Expanding its network of institutions that provide standardized, comprehensive care for Duchenne patients, the Parent Project Muscular Dystrophy (PPMD) has named Children’s National Health System its newest Certified Duchenne Care Center (CDCC).
This most recent designation brings to 20 the number of clinics to pass muster since the CDCC program began in 2014. Such centers must comply with set standards of care in clinical and sub-specialty services, minimize diversity in clinical research outcomes, and offer comprehensive care for Duchenne muscular dystrophy patients.
Based in Washington, D.C., Children’s National specializes in the diagnosis, treatment, and research of neuromuscular diseases including Duchenne. According to its website, the hospital’s neuromuscular medicine program boasts interdisciplinary teamwork, up-to-the-minute research, and novel technologies.
“Gaining this certification underscores the high standards of our program and of Children’s National,” said Sally Evans, MD, division chief of pediatric rehabilitation medicine, in a press release. “It lets patients and specialists know to expect the best level of care from our hard-working, passionate team.”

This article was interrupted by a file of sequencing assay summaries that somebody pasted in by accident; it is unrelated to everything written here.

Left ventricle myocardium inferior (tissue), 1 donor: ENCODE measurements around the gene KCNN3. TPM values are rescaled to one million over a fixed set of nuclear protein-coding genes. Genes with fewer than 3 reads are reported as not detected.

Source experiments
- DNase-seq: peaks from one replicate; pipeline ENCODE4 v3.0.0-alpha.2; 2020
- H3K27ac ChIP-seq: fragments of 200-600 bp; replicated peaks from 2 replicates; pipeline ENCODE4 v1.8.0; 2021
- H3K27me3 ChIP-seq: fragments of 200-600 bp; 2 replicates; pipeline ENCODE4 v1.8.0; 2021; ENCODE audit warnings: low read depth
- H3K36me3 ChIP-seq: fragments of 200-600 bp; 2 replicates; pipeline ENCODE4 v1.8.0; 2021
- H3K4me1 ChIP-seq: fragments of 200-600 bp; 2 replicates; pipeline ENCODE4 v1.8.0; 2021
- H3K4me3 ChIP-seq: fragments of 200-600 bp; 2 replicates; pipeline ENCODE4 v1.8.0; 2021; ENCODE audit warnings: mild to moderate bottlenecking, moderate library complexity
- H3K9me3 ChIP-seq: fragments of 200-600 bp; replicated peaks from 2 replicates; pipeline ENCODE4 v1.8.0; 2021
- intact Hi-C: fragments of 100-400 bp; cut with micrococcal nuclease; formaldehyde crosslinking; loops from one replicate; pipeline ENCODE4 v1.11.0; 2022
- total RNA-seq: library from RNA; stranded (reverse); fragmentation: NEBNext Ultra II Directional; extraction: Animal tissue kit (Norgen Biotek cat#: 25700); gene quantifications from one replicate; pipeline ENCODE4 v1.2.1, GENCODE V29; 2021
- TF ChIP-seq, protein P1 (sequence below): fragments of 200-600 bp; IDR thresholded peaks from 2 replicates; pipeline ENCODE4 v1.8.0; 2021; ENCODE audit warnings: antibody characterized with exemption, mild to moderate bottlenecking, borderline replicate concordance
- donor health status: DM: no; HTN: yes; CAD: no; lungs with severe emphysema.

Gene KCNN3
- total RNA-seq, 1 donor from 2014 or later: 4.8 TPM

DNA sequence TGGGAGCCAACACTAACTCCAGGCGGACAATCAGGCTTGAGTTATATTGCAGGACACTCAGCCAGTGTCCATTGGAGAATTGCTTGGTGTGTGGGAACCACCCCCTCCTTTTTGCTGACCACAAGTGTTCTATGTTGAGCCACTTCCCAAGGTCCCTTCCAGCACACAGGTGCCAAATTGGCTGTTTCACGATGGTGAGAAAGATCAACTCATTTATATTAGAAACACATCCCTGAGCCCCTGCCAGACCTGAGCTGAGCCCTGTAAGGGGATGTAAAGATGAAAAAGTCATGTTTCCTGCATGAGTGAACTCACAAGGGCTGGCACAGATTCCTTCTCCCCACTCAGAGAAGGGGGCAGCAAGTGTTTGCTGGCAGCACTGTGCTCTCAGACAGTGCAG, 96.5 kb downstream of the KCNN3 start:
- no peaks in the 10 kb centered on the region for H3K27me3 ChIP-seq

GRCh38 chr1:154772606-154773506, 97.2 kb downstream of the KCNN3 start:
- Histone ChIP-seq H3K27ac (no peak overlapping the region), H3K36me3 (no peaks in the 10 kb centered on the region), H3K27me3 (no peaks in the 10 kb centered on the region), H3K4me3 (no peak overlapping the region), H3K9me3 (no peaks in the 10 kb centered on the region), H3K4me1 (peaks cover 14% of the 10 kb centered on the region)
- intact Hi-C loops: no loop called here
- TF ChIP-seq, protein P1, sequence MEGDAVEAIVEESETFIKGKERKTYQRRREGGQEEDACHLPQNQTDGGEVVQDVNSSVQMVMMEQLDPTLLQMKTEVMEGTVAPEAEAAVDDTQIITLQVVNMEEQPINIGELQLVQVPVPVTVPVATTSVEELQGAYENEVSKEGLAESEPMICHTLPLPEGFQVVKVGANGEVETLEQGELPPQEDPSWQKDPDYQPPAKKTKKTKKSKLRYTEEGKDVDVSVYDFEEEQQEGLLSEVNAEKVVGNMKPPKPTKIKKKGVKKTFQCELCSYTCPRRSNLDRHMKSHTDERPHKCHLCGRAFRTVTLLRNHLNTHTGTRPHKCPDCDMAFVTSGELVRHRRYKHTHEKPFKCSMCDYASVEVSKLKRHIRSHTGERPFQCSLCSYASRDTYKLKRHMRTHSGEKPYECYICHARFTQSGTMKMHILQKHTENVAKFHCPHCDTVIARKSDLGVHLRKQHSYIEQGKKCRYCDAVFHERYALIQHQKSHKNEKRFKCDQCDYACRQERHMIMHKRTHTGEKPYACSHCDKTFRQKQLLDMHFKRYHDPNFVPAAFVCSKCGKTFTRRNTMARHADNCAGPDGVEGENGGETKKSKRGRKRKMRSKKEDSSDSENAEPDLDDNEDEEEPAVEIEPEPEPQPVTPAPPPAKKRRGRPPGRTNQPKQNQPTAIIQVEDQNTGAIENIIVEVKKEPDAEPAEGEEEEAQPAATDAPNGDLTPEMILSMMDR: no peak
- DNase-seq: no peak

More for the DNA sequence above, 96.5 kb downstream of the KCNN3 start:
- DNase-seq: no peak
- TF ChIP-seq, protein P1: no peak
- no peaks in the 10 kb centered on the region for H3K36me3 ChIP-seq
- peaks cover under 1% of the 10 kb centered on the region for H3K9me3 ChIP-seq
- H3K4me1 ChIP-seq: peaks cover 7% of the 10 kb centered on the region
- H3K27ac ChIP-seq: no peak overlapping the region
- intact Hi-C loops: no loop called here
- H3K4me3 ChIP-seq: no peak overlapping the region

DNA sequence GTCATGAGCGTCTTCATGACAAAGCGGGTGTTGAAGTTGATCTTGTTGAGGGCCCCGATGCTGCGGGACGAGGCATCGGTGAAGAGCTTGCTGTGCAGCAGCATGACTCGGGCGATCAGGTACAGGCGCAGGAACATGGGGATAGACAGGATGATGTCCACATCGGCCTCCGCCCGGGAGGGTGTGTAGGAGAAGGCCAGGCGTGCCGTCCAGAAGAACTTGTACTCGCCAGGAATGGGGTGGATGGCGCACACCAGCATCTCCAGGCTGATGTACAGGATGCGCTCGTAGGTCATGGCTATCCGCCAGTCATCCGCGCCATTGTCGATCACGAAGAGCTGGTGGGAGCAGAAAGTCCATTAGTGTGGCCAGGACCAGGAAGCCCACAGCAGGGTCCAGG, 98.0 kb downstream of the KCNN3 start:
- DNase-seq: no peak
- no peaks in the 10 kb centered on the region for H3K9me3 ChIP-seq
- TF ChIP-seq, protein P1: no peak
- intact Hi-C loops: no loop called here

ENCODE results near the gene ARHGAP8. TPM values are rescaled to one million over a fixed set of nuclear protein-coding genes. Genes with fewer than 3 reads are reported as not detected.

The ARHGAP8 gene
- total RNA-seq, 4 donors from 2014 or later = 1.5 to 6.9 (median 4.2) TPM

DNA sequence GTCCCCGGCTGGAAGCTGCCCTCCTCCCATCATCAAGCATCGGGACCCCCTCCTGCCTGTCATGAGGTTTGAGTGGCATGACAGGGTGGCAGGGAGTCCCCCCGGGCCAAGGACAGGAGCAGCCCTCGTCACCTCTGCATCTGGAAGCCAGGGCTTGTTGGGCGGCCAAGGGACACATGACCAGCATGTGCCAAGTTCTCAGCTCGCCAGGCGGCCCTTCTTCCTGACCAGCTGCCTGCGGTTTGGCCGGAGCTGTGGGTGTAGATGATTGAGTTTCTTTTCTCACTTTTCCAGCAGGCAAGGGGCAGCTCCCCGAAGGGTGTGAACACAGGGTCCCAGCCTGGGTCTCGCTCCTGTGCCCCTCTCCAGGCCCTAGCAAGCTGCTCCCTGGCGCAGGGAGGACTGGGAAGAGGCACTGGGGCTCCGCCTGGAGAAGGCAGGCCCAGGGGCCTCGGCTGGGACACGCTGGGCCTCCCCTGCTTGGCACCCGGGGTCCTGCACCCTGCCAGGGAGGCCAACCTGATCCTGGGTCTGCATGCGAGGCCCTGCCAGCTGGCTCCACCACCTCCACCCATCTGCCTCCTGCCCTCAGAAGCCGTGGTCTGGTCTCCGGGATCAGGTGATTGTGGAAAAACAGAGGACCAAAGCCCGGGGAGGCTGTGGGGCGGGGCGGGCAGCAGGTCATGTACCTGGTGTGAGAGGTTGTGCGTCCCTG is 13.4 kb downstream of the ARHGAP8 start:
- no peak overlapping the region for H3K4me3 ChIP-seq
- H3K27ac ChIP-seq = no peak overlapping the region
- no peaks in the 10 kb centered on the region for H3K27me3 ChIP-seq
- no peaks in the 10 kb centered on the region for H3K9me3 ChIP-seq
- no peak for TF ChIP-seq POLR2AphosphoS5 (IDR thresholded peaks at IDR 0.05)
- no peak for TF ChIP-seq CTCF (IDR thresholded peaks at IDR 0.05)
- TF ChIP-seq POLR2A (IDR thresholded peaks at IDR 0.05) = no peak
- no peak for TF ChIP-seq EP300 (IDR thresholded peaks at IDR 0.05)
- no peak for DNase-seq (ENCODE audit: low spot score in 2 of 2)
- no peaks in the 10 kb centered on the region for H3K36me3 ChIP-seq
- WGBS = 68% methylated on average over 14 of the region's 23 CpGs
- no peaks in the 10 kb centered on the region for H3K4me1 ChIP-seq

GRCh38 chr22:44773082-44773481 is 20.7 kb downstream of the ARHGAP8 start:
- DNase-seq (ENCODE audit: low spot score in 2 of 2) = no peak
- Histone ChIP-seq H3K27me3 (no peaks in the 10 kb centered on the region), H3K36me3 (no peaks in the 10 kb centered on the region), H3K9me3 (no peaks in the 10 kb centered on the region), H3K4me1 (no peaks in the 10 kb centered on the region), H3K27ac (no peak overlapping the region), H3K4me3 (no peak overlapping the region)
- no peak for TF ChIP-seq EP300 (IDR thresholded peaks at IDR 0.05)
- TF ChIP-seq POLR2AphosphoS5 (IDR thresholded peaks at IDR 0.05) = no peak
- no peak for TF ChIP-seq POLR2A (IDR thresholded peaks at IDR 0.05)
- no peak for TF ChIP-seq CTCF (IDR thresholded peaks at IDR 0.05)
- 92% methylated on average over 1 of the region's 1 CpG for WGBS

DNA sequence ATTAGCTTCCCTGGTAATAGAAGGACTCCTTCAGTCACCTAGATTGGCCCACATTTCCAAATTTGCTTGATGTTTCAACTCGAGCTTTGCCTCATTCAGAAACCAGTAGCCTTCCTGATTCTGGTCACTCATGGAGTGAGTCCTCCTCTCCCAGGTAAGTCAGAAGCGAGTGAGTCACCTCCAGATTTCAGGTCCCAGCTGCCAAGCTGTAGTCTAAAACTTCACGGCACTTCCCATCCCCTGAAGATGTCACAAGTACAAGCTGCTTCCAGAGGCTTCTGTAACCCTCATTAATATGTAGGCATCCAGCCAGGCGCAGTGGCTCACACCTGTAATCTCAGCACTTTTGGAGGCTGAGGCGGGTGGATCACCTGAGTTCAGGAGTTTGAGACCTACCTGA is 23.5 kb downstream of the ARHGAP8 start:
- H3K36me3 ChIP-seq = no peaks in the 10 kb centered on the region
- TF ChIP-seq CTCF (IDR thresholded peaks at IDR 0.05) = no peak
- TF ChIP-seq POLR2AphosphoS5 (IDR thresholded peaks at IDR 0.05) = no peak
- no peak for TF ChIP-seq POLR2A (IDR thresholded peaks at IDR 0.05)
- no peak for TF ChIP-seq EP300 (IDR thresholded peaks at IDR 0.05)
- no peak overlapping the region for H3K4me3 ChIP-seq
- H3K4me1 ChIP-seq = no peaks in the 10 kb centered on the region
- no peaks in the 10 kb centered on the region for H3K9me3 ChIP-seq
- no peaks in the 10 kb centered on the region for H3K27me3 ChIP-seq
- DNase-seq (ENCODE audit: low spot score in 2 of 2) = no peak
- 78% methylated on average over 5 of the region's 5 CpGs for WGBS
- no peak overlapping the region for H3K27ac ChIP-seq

Kathi Kinnett, PPMD’s vice president of clinical care and director of the CDCC program, said recent changes at Children’s National have served to improve Duchenne patient care.
“They have also worked extremely hard to communicate those enhancements to the community, getting feedback which will allow continuous quality improvement for this center and for the Duchenne families engaged with this center,” she said, adding that PPMD gets inquiries weekly from centers interesting in gaining CDCC status.
PPMD’s certification program is rooted in the belief that comprehensive Duchenne care and services should be widely available and accessible, and that standardized care will improve research and clinical trials. That, in turn, will accelerate development of therapies. As part of its selection process, the program takes into consideration feedback from the Duchenne patient community.
As the importance of set standards and guidelines in clinical care is increasingly recognized worldwide, PPMD will partner with other patient advocacy groups to expand the program internationally next year, Kinnett said. Program requirements are available here.
In partnership with the Centers for Disease Control and Prevention, PPMD also advocates for and participates in the development of Duchenne standards of care, as well as updates. These updated guidelines were published earlier this year in the journal Lancet Neurology and can be downloaded here, along with the 2018 Duchenne Family Guide.
Duchenne muscular dystrophy is genetic disorder characterized by progressive muscle loss, Duchenne is a multisystemic condition caused by a change in the dystrophin gene. It affects roughly 1 in 5,000 live male births.
Nonprofit PPMD is helping to advance Duchenne research, working to ensure therapy access, and advocating on patients’ behalf. The ultimate goal is a cure for the disease.
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